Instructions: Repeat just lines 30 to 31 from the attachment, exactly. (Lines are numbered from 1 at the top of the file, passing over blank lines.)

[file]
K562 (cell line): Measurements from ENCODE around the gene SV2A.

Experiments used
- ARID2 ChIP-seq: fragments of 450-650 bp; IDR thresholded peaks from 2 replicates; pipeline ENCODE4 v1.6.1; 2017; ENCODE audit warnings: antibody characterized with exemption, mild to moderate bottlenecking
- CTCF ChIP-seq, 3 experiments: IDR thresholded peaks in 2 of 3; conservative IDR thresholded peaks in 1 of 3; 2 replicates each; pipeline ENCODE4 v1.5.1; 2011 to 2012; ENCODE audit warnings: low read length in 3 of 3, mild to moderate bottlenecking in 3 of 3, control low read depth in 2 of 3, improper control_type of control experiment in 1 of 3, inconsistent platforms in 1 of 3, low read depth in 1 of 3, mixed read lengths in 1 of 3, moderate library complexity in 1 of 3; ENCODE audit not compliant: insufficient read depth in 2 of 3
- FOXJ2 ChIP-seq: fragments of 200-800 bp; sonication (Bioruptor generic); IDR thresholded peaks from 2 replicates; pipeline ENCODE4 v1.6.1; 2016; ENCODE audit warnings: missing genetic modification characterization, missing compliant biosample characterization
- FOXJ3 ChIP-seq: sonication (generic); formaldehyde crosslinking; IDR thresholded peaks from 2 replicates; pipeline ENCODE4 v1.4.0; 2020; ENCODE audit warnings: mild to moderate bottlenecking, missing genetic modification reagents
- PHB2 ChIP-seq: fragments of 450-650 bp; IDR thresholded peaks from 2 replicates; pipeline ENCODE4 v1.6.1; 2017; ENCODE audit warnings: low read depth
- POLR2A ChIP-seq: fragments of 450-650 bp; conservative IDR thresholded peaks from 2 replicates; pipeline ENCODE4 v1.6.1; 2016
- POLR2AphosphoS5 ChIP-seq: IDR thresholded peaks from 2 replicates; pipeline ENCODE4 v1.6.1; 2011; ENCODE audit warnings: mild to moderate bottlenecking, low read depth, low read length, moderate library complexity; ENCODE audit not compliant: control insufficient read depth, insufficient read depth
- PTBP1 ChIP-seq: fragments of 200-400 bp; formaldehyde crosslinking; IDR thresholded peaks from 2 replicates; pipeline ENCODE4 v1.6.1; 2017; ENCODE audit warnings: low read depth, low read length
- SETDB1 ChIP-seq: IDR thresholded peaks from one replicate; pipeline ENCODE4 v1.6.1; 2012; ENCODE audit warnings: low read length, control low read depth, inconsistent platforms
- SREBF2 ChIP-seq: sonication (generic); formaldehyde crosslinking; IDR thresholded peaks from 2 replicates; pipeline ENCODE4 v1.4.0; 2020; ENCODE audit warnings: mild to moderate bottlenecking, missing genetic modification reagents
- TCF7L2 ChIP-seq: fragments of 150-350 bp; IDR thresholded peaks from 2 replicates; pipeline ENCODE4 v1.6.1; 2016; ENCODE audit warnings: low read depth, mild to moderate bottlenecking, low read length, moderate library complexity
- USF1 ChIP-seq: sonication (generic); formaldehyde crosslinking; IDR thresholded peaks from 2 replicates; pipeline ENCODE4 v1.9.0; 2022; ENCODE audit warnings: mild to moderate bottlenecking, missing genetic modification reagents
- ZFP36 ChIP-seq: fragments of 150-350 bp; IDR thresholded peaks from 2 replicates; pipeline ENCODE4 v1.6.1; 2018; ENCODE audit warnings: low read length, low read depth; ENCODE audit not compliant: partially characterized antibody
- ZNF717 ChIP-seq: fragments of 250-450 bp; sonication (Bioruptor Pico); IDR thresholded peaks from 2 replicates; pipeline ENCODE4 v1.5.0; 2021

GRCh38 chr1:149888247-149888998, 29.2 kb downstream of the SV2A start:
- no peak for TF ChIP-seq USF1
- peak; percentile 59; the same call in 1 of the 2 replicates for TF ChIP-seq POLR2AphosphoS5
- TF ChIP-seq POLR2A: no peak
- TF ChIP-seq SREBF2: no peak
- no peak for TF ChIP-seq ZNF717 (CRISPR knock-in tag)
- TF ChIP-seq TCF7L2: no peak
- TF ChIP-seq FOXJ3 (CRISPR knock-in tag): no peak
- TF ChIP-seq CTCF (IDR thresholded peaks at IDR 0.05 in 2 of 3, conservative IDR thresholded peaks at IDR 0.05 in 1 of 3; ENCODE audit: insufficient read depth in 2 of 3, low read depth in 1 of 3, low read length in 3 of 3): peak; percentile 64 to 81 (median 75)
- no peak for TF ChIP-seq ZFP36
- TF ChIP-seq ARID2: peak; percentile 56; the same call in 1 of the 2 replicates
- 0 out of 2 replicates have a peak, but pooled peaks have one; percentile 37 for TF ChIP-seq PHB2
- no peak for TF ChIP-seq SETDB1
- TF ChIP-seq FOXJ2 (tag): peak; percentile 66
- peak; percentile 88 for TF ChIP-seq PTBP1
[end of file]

- TF ChIP-seq FOXJ2 (tag): peak; percentile 66
- peak; percentile 88 for TF ChIP-seq PTBP1